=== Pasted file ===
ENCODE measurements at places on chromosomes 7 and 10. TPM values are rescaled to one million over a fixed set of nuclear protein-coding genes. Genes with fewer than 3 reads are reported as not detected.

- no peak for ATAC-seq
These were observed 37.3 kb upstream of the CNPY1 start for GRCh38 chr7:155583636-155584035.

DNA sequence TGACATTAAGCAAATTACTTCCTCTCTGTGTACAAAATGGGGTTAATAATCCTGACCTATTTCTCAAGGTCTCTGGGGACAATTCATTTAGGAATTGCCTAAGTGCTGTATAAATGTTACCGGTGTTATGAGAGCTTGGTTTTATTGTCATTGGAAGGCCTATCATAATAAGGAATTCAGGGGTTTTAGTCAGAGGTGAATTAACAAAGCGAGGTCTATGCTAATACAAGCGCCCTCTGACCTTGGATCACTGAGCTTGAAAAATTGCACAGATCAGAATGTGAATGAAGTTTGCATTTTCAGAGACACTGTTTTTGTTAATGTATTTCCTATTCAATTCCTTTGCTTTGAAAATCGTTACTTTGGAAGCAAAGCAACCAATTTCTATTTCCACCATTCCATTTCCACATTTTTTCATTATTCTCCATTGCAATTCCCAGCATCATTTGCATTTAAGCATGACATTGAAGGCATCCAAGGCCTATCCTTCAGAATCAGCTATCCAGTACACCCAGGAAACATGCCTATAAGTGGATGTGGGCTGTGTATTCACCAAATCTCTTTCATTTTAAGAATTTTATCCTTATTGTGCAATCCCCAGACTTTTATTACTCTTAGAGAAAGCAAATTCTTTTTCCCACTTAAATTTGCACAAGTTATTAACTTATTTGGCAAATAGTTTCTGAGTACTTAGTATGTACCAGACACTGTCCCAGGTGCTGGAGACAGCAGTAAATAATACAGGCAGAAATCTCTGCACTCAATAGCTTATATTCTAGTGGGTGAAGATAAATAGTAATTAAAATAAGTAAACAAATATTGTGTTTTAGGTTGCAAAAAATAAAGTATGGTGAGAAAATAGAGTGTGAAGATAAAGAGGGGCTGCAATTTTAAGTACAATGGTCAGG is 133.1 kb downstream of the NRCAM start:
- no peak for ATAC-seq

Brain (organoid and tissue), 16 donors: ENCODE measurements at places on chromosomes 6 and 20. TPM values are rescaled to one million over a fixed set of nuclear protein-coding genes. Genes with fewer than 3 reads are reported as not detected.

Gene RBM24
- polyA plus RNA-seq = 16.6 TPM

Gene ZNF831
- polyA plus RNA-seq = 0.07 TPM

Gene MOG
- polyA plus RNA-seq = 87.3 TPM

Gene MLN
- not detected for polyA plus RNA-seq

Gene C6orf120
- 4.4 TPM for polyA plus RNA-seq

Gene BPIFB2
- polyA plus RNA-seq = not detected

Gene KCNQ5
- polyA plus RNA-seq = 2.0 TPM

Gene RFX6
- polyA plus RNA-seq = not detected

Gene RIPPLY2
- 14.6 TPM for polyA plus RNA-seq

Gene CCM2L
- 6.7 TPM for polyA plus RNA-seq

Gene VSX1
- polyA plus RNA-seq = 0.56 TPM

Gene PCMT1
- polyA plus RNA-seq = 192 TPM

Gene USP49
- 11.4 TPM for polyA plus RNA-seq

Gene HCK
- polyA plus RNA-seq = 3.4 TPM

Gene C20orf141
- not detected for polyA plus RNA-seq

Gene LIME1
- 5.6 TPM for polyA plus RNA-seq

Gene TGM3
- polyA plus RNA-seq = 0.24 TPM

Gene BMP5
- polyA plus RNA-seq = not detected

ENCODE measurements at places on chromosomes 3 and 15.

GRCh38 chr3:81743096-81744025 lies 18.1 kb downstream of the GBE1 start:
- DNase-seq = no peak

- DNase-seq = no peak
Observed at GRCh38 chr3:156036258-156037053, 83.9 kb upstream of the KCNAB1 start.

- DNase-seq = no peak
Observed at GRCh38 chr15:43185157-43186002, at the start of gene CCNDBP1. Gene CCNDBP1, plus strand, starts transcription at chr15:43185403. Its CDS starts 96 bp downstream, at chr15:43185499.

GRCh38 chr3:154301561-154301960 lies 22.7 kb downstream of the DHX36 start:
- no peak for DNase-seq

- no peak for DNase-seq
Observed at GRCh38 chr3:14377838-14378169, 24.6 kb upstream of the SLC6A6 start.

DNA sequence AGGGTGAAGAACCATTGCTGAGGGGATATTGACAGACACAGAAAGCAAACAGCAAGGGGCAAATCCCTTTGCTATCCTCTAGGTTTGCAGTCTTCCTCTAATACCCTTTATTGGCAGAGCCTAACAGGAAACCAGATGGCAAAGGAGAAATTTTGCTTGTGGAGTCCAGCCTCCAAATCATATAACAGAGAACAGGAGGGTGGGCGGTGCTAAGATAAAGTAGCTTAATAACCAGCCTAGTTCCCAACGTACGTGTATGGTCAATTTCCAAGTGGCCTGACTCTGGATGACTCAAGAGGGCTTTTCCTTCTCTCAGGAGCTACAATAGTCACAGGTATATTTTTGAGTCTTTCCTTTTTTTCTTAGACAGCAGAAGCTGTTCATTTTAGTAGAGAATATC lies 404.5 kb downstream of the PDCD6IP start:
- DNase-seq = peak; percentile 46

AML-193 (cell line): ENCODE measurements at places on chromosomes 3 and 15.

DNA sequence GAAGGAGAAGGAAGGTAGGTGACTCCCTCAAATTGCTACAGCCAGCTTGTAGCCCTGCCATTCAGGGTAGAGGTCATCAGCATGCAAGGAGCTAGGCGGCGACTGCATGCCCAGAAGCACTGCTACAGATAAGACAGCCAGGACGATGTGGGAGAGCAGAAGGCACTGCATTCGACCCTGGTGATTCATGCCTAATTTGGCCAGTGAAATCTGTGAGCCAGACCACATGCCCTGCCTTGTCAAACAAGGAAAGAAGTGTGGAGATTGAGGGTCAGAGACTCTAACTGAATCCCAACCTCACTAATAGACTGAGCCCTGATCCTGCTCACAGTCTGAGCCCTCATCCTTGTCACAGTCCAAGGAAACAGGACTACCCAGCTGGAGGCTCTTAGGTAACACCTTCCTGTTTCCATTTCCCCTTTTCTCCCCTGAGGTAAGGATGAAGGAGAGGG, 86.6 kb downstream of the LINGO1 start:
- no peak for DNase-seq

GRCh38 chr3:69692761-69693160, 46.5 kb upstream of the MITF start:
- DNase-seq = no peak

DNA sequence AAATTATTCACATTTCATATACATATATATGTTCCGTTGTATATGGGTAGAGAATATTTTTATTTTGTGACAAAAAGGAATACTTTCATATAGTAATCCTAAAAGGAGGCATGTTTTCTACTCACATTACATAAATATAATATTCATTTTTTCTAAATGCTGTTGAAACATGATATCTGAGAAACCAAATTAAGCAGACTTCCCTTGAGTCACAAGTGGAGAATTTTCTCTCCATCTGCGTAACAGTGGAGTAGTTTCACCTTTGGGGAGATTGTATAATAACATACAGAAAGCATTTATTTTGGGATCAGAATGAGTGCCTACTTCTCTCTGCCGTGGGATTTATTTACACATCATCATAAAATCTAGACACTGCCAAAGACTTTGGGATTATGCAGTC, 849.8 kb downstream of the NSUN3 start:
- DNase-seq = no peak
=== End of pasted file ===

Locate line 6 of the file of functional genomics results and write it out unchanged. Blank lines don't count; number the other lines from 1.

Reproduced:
Brain (organoid and tissue), 16 donors: ENCODE measurements at places on chromosomes 6 and 20. TPM values are rescaled to one million over a fixed set of nuclear protein-coding genes. Genes with fewer than 3 reads are reported as not detected.